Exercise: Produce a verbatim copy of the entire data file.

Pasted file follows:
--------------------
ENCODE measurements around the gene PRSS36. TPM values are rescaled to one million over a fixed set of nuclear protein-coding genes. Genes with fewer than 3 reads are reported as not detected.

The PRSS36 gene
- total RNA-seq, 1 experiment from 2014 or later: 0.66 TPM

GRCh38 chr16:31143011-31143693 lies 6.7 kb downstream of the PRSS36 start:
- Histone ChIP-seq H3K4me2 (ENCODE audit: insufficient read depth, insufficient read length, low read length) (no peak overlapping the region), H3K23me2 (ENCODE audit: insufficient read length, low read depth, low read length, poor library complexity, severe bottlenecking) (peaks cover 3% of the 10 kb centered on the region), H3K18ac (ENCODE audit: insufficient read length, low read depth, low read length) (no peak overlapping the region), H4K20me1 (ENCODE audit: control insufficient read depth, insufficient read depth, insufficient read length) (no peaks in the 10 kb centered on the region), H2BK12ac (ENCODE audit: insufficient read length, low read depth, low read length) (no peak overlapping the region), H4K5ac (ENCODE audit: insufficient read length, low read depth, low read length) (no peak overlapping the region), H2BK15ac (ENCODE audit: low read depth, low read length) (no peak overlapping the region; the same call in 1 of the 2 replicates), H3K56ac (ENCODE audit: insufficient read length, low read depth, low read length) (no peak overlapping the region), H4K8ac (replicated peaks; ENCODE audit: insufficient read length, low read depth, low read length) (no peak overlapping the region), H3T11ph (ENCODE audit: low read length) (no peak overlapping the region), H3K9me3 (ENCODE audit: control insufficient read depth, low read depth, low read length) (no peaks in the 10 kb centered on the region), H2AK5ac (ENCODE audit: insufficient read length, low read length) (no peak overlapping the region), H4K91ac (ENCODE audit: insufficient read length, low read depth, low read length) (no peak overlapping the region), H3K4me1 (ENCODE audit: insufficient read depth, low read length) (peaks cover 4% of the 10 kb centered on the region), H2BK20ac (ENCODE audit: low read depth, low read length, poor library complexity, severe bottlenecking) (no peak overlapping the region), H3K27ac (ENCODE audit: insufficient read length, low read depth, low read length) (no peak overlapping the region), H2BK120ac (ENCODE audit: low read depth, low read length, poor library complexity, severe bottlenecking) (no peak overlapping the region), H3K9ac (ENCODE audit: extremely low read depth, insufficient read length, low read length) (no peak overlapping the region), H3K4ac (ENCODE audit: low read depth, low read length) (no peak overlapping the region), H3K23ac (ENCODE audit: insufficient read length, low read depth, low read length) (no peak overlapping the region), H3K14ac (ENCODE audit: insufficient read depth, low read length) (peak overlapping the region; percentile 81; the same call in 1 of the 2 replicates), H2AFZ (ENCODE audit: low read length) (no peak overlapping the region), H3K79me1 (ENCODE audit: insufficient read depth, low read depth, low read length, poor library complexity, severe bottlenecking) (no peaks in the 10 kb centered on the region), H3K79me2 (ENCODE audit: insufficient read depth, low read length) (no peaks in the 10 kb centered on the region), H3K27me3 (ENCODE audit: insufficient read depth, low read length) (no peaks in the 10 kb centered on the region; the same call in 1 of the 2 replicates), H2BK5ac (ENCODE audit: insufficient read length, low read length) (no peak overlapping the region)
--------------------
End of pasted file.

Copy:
ENCODE measurements around the gene PRSS36. TPM values are rescaled to one million over a fixed set of nuclear protein-coding genes. Genes with fewer than 3 reads are reported as not detected.

The PRSS36 gene
- total RNA-seq, 1 experiment from 2014 or later: 0.66 TPM

GRCh38 chr16:31143011-31143693 lies 6.7 kb downstream of the PRSS36 start:
- Histone ChIP-seq H3K4me2 (ENCODE audit: insufficient read depth, insufficient read length, low read length) (no peak overlapping the region), H3K23me2 (ENCODE audit: insufficient read length, low read depth, low read length, poor library complexity, severe bottlenecking) (peaks cover 3% of the 10 kb centered on the region), H3K18ac (ENCODE audit: insufficient read length, low read depth, low read length) (no peak overlapping the region), H4K20me1 (ENCODE audit: control insufficient read depth, insufficient read depth, insufficient read length) (no peaks in the 10 kb centered on the region), H2BK12ac (ENCODE audit: insufficient read length, low read depth, low read length) (no peak overlapping the region), H4K5ac (ENCODE audit: insufficient read length, low read depth, low read length) (no peak overlapping the region), H2BK15ac (ENCODE audit: low read depth, low read length) (no peak overlapping the region; the same call in 1 of the 2 replicates), H3K56ac (ENCODE audit: insufficient read length, low read depth, low read length) (no peak overlapping the region), H4K8ac (replicated peaks; ENCODE audit: insufficient read length, low read depth, low read length) (no peak overlapping the region), H3T11ph (ENCODE audit: low read length) (no peak overlapping the region), H3K9me3 (ENCODE audit: control insufficient read depth, low read depth, low read length) (no peaks in the 10 kb centered on the region), H2AK5ac (ENCODE audit: insufficient read length, low read length) (no peak overlapping the region), H4K91ac (ENCODE audit: insufficient read length, low read depth, low read length) (no peak overlapping the region), H3K4me1 (ENCODE audit: insufficient read depth, low read length) (peaks cover 4% of the 10 kb centered on the region), H2BK20ac (ENCODE audit: low read depth, low read length, poor library complexity, severe bottlenecking) (no peak overlapping the region), H3K27ac (ENCODE audit: insufficient read length, low read depth, low read length) (no peak overlapping the region), H2BK120ac (ENCODE audit: low read depth, low read length, poor library complexity, severe bottlenecking) (no peak overlapping the region), H3K9ac (ENCODE audit: extremely low read depth, insufficient read length, low read length) (no peak overlapping the region), H3K4ac (ENCODE audit: low read depth, low read length) (no peak overlapping the region), H3K23ac (ENCODE audit: insufficient read length, low read depth, low read length) (no peak overlapping the region), H3K14ac (ENCODE audit: insufficient read depth, low read length) (peak overlapping the region; percentile 81; the same call in 1 of the 2 replicates), H2AFZ (ENCODE audit: low read length) (no peak overlapping the region), H3K79me1 (ENCODE audit: insufficient read depth, low read depth, low read length, poor library complexity, severe bottlenecking) (no peaks in the 10 kb centered on the region), H3K79me2 (ENCODE audit: insufficient read depth, low read length) (no peaks in the 10 kb centered on the region), H3K27me3 (ENCODE audit: insufficient read depth, low read length) (no peaks in the 10 kb centered on the region; the same call in 1 of the 2 replicates), H2BK5ac (ENCODE audit: insufficient read length, low read length) (no peak overlapping the region)